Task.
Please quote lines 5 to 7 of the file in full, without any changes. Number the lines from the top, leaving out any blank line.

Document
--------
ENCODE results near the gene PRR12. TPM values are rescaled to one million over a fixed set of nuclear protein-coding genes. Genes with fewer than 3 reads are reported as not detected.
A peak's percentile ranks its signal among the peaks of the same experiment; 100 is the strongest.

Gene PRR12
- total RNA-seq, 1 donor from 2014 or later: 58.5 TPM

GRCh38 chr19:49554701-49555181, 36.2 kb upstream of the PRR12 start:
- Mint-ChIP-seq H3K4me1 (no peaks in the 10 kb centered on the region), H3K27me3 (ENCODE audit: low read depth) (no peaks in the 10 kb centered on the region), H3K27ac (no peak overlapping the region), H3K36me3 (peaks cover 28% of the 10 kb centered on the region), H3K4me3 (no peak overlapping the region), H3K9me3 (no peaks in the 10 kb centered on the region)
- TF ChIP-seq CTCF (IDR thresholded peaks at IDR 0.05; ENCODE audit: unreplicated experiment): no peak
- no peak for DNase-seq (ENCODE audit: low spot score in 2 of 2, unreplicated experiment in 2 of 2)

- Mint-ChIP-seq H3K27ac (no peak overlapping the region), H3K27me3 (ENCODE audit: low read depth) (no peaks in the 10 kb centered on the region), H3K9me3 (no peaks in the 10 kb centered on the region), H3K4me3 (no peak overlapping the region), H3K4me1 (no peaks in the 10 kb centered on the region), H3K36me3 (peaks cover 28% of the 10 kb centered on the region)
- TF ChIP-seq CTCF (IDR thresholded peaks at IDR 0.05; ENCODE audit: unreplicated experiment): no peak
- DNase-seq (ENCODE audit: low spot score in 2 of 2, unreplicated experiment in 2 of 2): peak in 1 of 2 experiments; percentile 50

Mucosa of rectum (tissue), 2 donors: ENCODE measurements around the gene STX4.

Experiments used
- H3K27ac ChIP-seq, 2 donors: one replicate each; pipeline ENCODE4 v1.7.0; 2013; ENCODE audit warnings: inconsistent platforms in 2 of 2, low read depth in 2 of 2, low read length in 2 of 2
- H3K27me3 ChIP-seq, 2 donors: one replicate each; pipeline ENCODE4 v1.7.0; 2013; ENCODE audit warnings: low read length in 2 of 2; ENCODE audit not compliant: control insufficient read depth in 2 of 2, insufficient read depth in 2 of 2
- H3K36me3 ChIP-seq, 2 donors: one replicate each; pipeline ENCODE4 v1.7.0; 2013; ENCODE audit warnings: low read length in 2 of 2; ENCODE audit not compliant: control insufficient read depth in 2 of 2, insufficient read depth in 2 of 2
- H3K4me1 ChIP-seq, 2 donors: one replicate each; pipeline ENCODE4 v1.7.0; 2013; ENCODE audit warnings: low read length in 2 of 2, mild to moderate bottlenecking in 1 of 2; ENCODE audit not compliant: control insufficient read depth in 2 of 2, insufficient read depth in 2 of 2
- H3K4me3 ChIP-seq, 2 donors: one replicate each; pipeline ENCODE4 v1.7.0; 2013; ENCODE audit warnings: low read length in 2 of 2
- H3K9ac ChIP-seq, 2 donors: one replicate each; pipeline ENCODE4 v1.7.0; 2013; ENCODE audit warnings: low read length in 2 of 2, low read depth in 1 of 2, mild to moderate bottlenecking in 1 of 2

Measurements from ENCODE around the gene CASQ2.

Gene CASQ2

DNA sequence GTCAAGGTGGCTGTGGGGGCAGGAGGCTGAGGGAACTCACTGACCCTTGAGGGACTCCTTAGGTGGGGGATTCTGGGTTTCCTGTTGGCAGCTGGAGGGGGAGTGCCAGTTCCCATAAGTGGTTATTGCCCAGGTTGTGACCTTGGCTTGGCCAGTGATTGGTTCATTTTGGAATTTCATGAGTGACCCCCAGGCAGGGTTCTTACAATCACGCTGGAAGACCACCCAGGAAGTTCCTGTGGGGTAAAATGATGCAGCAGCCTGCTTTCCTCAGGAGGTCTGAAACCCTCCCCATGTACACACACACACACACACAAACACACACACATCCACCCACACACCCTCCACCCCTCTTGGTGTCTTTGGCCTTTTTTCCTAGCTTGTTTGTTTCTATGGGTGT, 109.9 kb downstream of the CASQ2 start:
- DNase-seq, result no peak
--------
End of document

GRCh38 chr19:49554701-49555181, 36.2 kb upstream of the PRR12 start:
- Mint-ChIP-seq H3K4me1 (no peaks in the 10 kb centered on the region), H3K27me3 (ENCODE audit: low read depth) (no peaks in the 10 kb centered on the region), H3K27ac (no peak overlapping the region), H3K36me3 (peaks cover 28% of the 10 kb centered on the region), H3K4me3 (no peak overlapping the region), H3K9me3 (no peaks in the 10 kb centered on the region)
- TF ChIP-seq CTCF (IDR thresholded peaks at IDR 0.05; ENCODE audit: unreplicated experiment): no peak